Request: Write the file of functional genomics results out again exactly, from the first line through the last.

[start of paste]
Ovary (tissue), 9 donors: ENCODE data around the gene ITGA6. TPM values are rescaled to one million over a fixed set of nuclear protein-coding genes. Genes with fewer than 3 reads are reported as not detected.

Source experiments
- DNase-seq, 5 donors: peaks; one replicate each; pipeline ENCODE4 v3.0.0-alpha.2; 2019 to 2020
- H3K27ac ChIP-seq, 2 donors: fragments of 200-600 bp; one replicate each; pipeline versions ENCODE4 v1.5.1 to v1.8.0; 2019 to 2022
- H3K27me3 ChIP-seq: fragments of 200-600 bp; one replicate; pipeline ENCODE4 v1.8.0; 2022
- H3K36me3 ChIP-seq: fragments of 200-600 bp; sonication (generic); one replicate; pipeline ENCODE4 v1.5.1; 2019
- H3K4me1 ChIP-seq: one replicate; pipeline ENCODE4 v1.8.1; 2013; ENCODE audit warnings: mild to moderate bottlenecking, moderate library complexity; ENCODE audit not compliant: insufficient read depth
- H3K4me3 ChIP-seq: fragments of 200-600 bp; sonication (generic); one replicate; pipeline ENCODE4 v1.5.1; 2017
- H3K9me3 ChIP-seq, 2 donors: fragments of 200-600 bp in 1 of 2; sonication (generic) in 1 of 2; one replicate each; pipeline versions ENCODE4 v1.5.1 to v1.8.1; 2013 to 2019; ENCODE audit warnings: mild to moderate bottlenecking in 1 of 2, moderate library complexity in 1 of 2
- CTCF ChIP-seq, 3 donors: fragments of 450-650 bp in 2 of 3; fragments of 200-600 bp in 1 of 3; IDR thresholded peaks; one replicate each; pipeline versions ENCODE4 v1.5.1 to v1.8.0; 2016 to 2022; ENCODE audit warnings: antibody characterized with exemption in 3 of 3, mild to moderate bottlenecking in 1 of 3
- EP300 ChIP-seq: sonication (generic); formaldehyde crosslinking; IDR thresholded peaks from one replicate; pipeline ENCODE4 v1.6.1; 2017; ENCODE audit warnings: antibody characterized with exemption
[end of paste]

Ovary (tissue), 9 donors: ENCODE data around the gene ITGA6. TPM values are rescaled to one million over a fixed set of nuclear protein-coding genes. Genes with fewer than 3 reads are reported as not detected.

Source experiments
- DNase-seq, 5 donors: peaks; one replicate each; pipeline ENCODE4 v3.0.0-alpha.2; 2019 to 2020
- H3K27ac ChIP-seq, 2 donors: fragments of 200-600 bp; one replicate each; pipeline versions ENCODE4 v1.5.1 to v1.8.0; 2019 to 2022
- H3K27me3 ChIP-seq: fragments of 200-600 bp; one replicate; pipeline ENCODE4 v1.8.0; 2022
- H3K36me3 ChIP-seq: fragments of 200-600 bp; sonication (generic); one replicate; pipeline ENCODE4 v1.5.1; 2019
- H3K4me1 ChIP-seq: one replicate; pipeline ENCODE4 v1.8.1; 2013; ENCODE audit warnings: mild to moderate bottlenecking, moderate library complexity; ENCODE audit not compliant: insufficient read depth
- H3K4me3 ChIP-seq: fragments of 200-600 bp; sonication (generic); one replicate; pipeline ENCODE4 v1.5.1; 2017
- H3K9me3 ChIP-seq, 2 donors: fragments of 200-600 bp in 1 of 2; sonication (generic) in 1 of 2; one replicate each; pipeline versions ENCODE4 v1.5.1 to v1.8.1; 2013 to 2019; ENCODE audit warnings: mild to moderate bottlenecking in 1 of 2, moderate library complexity in 1 of 2
- CTCF ChIP-seq, 3 donors: fragments of 450-650 bp in 2 of 3; fragments of 200-600 bp in 1 of 3; IDR thresholded peaks; one replicate each; pipeline versions ENCODE4 v1.5.1 to v1.8.0; 2016 to 2022; ENCODE audit warnings: antibody characterized with exemption in 3 of 3, mild to moderate bottlenecking in 1 of 3
- EP300 ChIP-seq: sonication (generic); formaldehyde crosslinking; IDR thresholded peaks from one replicate; pipeline ENCODE4 v1.6.1; 2017; ENCODE audit warnings: antibody characterized with exemption